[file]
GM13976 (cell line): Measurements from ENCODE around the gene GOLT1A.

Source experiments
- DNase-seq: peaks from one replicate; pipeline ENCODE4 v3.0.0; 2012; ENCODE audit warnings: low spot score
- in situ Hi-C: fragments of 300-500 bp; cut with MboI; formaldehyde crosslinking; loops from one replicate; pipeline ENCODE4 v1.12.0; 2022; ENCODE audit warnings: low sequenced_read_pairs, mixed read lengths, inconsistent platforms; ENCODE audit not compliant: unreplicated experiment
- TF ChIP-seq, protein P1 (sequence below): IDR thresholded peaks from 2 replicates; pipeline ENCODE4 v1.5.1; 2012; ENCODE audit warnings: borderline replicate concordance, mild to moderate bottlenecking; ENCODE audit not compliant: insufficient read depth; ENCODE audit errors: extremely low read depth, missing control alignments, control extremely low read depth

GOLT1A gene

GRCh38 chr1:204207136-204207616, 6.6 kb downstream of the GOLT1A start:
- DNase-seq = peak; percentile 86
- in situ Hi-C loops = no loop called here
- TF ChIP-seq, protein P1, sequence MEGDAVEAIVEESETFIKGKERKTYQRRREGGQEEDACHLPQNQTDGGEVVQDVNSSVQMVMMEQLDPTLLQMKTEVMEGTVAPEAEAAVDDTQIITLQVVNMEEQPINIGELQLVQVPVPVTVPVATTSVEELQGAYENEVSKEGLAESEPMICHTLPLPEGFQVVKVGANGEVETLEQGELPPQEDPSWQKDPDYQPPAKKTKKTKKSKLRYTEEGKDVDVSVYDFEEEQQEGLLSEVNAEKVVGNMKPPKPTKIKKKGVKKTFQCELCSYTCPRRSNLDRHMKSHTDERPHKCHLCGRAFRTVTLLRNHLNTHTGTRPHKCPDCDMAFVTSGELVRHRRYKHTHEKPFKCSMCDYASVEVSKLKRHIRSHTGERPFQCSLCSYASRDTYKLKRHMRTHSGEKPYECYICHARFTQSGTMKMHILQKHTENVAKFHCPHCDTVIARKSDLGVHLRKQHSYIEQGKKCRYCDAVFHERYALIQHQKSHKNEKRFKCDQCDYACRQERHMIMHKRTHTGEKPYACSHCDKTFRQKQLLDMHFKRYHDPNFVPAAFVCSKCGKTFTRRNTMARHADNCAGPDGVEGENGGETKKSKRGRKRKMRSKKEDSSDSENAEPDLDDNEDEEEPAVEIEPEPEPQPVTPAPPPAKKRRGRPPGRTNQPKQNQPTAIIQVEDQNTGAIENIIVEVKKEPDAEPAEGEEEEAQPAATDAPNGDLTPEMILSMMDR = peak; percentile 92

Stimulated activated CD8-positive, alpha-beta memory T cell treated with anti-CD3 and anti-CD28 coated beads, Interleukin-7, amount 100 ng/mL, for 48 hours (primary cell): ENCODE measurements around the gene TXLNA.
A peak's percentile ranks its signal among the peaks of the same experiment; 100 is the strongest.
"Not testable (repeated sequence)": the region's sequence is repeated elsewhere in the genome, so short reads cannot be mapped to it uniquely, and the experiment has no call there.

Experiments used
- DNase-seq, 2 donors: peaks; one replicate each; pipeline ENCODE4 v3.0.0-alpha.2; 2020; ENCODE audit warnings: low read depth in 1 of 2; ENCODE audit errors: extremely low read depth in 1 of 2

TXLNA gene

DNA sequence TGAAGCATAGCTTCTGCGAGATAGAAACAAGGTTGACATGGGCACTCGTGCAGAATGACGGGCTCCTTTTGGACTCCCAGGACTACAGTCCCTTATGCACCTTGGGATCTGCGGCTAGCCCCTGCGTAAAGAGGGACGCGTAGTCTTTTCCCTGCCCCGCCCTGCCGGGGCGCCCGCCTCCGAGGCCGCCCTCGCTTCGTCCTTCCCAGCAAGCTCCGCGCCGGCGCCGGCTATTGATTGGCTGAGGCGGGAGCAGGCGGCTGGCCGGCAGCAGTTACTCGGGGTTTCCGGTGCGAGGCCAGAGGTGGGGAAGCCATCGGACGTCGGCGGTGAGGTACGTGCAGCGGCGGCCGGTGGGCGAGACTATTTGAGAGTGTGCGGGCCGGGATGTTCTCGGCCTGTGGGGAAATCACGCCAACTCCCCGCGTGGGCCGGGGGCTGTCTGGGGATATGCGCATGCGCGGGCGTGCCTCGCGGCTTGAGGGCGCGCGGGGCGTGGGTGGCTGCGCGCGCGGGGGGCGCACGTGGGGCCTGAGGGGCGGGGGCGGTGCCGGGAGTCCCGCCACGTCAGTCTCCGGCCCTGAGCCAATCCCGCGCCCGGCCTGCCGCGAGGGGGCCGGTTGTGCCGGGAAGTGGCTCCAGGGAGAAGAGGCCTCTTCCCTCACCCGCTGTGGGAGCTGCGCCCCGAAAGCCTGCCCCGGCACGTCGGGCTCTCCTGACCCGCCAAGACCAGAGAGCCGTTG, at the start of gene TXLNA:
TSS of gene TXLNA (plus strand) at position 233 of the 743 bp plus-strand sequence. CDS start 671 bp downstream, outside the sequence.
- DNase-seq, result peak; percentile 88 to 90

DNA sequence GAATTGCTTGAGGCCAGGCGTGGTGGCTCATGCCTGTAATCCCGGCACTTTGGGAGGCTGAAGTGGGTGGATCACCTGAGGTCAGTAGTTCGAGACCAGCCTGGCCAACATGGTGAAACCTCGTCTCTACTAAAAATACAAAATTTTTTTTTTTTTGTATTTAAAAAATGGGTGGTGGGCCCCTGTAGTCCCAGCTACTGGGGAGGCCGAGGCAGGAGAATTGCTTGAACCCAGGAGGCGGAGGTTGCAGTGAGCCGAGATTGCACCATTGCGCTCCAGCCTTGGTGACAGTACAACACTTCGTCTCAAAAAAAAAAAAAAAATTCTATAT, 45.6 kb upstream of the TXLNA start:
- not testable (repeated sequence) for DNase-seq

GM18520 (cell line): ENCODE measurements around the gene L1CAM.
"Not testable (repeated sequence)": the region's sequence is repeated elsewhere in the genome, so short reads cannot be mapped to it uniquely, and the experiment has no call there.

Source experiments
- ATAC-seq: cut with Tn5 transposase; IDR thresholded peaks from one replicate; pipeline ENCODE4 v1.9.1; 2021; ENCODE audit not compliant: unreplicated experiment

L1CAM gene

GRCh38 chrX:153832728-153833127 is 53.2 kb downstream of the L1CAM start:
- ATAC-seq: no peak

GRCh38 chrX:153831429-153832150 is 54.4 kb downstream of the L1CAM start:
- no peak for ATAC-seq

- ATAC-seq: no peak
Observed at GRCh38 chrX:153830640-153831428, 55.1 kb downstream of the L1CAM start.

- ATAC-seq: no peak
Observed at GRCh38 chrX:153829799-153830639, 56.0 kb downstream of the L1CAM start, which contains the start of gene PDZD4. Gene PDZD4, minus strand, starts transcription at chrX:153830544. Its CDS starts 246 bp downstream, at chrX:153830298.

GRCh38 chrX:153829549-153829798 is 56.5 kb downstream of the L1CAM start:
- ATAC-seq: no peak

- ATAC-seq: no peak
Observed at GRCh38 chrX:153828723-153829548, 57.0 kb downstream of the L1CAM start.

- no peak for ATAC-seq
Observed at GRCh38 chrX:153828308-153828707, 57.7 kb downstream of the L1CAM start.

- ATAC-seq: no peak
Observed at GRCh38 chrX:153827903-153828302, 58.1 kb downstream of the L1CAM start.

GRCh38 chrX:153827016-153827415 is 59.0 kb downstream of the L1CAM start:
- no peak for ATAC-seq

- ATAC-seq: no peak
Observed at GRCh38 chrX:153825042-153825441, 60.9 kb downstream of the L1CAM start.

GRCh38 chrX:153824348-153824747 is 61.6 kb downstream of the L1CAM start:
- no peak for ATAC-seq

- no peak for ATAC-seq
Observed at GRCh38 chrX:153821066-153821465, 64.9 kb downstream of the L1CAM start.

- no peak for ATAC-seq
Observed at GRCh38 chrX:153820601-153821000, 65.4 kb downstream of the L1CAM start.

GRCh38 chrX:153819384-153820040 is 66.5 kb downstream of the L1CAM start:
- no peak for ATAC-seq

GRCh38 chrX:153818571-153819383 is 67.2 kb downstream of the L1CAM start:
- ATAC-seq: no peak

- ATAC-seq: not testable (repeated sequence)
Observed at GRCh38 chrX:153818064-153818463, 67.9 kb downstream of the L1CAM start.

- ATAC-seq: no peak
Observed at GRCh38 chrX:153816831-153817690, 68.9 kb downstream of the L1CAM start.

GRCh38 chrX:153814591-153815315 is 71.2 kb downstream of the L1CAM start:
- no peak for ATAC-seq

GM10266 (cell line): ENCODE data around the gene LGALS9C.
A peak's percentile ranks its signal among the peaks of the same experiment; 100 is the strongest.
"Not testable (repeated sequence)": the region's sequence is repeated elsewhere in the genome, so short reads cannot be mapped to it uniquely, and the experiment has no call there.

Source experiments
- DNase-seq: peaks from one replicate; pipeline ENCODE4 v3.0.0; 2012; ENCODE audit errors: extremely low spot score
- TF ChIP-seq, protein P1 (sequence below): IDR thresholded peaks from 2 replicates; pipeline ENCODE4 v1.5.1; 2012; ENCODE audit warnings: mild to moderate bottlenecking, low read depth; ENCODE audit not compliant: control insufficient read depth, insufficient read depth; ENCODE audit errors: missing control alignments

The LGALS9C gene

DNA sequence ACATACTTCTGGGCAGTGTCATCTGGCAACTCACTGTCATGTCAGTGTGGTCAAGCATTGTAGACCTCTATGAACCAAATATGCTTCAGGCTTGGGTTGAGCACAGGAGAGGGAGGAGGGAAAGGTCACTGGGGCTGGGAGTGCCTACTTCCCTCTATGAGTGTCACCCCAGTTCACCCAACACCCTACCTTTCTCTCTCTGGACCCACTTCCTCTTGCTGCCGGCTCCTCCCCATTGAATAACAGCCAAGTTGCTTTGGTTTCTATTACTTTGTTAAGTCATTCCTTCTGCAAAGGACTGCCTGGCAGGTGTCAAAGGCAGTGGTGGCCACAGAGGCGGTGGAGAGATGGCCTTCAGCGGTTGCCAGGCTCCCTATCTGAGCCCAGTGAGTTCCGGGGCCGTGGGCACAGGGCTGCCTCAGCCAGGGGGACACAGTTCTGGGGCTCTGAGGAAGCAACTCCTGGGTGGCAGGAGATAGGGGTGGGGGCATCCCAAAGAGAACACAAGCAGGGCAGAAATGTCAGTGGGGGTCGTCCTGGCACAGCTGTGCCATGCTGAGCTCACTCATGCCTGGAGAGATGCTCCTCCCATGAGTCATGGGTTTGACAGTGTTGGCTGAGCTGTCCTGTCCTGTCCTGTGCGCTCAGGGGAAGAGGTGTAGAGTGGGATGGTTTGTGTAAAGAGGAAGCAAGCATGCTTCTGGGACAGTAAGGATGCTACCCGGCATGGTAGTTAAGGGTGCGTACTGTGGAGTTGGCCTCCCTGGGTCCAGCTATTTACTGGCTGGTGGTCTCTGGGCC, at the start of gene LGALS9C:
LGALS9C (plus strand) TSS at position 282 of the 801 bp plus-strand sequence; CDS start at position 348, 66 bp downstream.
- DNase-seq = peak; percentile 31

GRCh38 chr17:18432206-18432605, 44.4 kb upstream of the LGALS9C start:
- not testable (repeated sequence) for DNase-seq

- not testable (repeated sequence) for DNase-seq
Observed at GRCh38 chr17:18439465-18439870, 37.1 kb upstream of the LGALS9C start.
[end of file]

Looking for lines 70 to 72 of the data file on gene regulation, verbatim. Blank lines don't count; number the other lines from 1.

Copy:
DNA sequence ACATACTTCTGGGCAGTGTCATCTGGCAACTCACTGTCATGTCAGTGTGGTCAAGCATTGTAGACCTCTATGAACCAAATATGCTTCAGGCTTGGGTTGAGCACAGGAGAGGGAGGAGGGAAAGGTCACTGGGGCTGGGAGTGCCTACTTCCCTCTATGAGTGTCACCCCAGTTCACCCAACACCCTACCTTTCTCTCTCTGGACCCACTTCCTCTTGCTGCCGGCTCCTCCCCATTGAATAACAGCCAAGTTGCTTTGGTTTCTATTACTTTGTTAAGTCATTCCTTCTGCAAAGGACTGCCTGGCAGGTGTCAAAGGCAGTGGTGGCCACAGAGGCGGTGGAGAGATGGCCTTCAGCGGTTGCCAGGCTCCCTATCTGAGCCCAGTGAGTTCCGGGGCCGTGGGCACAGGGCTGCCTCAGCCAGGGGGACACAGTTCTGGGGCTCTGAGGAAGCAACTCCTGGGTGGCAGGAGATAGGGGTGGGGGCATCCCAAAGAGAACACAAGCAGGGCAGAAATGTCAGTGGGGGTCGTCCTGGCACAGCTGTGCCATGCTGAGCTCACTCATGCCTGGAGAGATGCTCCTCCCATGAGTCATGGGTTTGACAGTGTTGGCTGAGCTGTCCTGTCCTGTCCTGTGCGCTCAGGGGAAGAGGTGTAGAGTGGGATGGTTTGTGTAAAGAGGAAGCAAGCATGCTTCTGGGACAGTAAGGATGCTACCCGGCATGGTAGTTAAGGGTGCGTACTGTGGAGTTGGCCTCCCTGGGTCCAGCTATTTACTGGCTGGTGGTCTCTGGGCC, at the start of gene LGALS9C:
LGALS9C (plus strand) TSS at position 282 of the 801 bp plus-strand sequence; CDS start at position 348, 66 bp downstream.
- DNase-seq = peak; percentile 31